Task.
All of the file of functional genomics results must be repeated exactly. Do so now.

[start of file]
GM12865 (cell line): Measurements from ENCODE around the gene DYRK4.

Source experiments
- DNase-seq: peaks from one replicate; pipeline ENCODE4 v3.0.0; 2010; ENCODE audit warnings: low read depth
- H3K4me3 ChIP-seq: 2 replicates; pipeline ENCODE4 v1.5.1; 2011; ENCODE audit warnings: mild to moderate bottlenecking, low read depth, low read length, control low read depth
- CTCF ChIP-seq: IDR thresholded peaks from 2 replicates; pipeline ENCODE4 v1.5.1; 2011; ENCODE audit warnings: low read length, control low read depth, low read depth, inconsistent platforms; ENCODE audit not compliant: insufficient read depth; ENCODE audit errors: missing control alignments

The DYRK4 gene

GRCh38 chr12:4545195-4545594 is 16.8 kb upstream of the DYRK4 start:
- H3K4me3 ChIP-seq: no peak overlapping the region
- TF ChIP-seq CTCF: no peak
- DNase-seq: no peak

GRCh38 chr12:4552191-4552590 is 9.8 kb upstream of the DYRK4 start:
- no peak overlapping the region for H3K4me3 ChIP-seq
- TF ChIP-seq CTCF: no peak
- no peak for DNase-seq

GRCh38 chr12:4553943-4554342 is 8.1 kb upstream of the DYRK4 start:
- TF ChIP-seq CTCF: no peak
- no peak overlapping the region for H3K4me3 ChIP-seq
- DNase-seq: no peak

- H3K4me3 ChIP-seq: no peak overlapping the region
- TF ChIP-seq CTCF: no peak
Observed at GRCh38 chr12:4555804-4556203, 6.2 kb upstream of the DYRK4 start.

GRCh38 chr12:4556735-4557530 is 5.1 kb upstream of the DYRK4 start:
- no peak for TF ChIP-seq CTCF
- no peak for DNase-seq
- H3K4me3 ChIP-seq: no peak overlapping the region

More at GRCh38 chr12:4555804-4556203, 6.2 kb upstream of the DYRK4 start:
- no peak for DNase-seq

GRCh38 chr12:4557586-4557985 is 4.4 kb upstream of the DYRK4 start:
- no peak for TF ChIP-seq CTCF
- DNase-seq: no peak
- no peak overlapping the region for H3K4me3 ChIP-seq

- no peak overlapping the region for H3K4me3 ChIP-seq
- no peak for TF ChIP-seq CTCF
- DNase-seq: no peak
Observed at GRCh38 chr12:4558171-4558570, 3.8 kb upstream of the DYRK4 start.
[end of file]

GM12865 (cell line): Measurements from ENCODE around the gene DYRK4.

Source experiments
- DNase-seq: peaks from one replicate; pipeline ENCODE4 v3.0.0; 2010; ENCODE audit warnings: low read depth
- H3K4me3 ChIP-seq: 2 replicates; pipeline ENCODE4 v1.5.1; 2011; ENCODE audit warnings: mild to moderate bottlenecking, low read depth, low read length, control low read depth
- CTCF ChIP-seq: IDR thresholded peaks from 2 replicates; pipeline ENCODE4 v1.5.1; 2011; ENCODE audit warnings: low read length, control low read depth, low read depth, inconsistent platforms; ENCODE audit not compliant: insufficient read depth; ENCODE audit errors: missing control alignments

The DYRK4 gene

GRCh38 chr12:4545195-4545594 is 16.8 kb upstream of the DYRK4 start:
- H3K4me3 ChIP-seq: no peak overlapping the region
- TF ChIP-seq CTCF: no peak
- DNase-seq: no peak

GRCh38 chr12:4552191-4552590 is 9.8 kb upstream of the DYRK4 start:
- no peak overlapping the region for H3K4me3 ChIP-seq
- TF ChIP-seq CTCF: no peak
- no peak for DNase-seq

GRCh38 chr12:4553943-4554342 is 8.1 kb upstream of the DYRK4 start:
- TF ChIP-seq CTCF: no peak
- no peak overlapping the region for H3K4me3 ChIP-seq
- DNase-seq: no peak

- H3K4me3 ChIP-seq: no peak overlapping the region
- TF ChIP-seq CTCF: no peak
Observed at GRCh38 chr12:4555804-4556203, 6.2 kb upstream of the DYRK4 start.

GRCh38 chr12:4556735-4557530 is 5.1 kb upstream of the DYRK4 start:
- no peak for TF ChIP-seq CTCF
- no peak for DNase-seq
- H3K4me3 ChIP-seq: no peak overlapping the region

More at GRCh38 chr12:4555804-4556203, 6.2 kb upstream of the DYRK4 start:
- no peak for DNase-seq

GRCh38 chr12:4557586-4557985 is 4.4 kb upstream of the DYRK4 start:
- no peak for TF ChIP-seq CTCF
- DNase-seq: no peak
- no peak overlapping the region for H3K4me3 ChIP-seq

- no peak overlapping the region for H3K4me3 ChIP-seq
- no peak for TF ChIP-seq CTCF
- DNase-seq: no peak
Observed at GRCh38 chr12:4558171-4558570, 3.8 kb upstream of the DYRK4 start.